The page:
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Transphobic and Homophobic Parents

I writing for some advice. I came out a year ago to my parents as bisexual and transgender, everything went brilliantly. I have recently go into a relationship at college with a wonderful boy called Alfie, he is well aware of me being transgender and has assured me he couldn't care less what is in my pants because he cares more about whats in my head and heart, i know he's such a sweetheart isn't he. The problem arises when he tells he parents about me. From what I understand his parents were not happy when finding out he was gay and said that "being gay will ruin your life and you will never get friends or a job" however managed to push it to the side and "ignore" his sexuality. When he told them he had a boyfriend these kinds of a opinions were drawn back up but it came worse when they found out i was trans after stalking my instagram and facebook and reading my blog. They then began referring to me as "she" and "it" as well as telling Alfie he could not date me because he is gay and i am a woman, they also continued to scream at him about how i was a freak and therefore so was he, he could not speak for he was crying so much and they would not let him squeeze in a word between them spouting abuse. They also mentioned that he cannot be gay because he doesn't fit the stereotype of being overly feminine as well as suggesting that I dot not pass because I m not feminine. 7 months ago i broke free from a highly verbally abusive partner whose parents were similar to this but definitely not on this level, although i am in a much stronger place now i do not want to risk landing myself back in the position of feeling guilty for who I am. Do you have any advice for me specifically and for me to pass onto my boyfriend?

Thank you,

Ethan x

Ask Sam

Sam

Hi there,

For many people, coming out can be a really positive experience. It’s great to hear that your experience was like this, but unfortunately this doesn’t always mean everyone you meet will be as supportive.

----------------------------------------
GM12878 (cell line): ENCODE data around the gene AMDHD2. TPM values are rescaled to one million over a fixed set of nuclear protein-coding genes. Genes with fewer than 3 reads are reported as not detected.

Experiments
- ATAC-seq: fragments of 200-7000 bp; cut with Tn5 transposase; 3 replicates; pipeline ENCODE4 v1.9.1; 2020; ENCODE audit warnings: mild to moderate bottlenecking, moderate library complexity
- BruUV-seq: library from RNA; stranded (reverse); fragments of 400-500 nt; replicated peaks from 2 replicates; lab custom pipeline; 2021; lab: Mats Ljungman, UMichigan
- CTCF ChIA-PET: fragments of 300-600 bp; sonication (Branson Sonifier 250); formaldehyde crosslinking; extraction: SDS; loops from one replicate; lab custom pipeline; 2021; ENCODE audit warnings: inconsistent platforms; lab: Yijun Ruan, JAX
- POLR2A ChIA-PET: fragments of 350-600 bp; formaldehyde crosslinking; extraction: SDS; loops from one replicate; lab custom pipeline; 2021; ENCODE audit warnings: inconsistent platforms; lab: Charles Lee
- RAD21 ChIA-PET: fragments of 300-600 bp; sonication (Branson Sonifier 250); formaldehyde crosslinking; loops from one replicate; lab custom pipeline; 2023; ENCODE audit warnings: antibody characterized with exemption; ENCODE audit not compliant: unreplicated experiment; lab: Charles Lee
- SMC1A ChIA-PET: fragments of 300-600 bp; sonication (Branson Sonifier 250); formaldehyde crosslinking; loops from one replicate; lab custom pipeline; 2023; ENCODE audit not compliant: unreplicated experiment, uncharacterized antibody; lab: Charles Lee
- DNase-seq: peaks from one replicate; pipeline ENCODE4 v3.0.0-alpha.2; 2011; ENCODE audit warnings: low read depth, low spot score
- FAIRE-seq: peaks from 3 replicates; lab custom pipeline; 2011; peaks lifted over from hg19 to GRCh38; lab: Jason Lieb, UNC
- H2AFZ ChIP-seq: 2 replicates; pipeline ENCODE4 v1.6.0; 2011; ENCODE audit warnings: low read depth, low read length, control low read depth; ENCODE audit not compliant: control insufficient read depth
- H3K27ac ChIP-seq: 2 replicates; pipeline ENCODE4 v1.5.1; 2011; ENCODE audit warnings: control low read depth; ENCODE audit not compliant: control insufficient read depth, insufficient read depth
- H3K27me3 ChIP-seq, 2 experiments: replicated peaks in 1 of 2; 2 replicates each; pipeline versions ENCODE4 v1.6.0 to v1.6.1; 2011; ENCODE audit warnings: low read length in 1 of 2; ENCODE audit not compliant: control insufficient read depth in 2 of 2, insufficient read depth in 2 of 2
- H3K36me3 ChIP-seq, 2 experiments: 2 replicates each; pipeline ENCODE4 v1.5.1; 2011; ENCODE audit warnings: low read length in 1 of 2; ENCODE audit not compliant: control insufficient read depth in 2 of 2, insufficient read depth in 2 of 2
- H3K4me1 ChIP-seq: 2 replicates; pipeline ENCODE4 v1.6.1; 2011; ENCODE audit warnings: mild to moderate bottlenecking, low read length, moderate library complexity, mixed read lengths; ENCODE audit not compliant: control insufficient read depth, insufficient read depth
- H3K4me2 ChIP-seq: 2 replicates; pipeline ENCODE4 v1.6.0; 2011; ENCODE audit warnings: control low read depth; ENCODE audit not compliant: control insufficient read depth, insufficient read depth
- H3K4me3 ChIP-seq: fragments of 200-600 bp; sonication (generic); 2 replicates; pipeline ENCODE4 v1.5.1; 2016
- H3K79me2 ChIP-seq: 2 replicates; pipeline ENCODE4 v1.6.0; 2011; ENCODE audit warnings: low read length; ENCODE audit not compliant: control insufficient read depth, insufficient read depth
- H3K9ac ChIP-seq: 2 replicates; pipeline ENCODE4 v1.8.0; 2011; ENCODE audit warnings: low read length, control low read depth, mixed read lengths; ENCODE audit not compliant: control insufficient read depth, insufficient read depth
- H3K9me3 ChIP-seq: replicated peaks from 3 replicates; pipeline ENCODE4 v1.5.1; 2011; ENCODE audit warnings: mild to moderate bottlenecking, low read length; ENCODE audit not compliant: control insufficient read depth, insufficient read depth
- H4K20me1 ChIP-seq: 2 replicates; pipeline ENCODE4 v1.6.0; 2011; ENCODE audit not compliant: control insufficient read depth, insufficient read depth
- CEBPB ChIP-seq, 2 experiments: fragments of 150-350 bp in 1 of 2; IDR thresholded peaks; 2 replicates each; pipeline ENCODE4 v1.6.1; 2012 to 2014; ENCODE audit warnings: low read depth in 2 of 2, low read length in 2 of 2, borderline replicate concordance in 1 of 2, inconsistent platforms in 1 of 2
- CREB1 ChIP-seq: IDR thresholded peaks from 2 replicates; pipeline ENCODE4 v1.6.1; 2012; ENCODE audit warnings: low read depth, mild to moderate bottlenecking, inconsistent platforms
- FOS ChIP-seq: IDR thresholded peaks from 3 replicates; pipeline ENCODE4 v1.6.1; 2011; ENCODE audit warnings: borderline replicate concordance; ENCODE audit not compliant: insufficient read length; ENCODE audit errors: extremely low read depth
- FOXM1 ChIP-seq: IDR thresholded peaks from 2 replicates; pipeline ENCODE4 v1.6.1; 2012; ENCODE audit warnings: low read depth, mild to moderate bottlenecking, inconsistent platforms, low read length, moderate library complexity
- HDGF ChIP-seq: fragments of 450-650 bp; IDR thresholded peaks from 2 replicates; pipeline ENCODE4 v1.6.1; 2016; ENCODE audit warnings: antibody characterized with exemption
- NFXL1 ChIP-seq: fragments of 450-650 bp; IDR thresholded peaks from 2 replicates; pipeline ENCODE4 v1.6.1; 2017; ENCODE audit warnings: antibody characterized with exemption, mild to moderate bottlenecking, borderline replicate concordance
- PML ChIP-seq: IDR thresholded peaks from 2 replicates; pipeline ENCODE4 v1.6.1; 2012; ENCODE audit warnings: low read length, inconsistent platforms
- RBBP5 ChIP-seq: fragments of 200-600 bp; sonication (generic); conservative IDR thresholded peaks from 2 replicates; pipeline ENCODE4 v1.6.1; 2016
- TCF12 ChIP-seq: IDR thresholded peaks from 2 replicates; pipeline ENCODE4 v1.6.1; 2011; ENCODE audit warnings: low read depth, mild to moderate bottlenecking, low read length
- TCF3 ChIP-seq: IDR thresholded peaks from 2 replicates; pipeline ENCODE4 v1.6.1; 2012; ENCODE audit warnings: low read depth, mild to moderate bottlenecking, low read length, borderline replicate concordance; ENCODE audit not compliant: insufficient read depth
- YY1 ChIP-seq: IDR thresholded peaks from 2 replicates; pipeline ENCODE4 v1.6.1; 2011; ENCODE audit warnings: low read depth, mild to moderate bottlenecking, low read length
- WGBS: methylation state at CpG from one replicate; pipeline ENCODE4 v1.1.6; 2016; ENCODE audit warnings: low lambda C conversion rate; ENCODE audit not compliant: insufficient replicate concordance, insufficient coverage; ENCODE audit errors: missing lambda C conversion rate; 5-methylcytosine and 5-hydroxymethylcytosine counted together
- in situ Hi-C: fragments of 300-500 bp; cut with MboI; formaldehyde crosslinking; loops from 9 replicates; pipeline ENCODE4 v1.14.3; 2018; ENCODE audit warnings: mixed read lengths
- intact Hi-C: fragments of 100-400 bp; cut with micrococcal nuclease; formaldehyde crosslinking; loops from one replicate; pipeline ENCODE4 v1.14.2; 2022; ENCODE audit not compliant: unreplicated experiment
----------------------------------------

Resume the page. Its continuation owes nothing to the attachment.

Your boyfriend deciding to tell his parents about his sexuality and having a partner seems like a big step for him. So it was probably very hurtful for him to experience that kind of reaction from them. Both you and your boyfriend’s sexuality are an important part of your identity, and you should be able to choose to share that part of yourself with others, without being judged or rejected. You have every right to be true to yourself and to be accepted for this.

Unfortunately, as you have found, sometimes people can react in a negative way to things that they might not understand. Some people use words to deliberately hurt and upset others. Whereas some might not realise that what they say can have a huge impact on people.

The way his parents are behaving towards him, and to you, is homophobic bullying, and it is wrong. It’s not okay for anyone to treat someone differently because of their sexuality.

Some people will make assumptions on other people's sexuality based on their appearance. People might use stereotypes, and often they will be wrong. There is no right or wrong way to be. The most important thing is that you're comfortable with who you are. Having the confidence to know that and to be yourself takes courage, and it can take time, but it is possible.

Having support around you can help you to feel less isolated and more confident and if anyone ever feels bullied or harassed because of their gender and sexuality, then it's important to tell someone about it – everyone deserves support when things become difficult.

There are organisations who can help, such as Stonewall, who offer support for young LGBT people under the age of 19. There is also a strong community on the Childline messageboards and you will find support there from other young people who share their own experiences.

Remember that Childline is always here if you need support too.

Take care,

Sam

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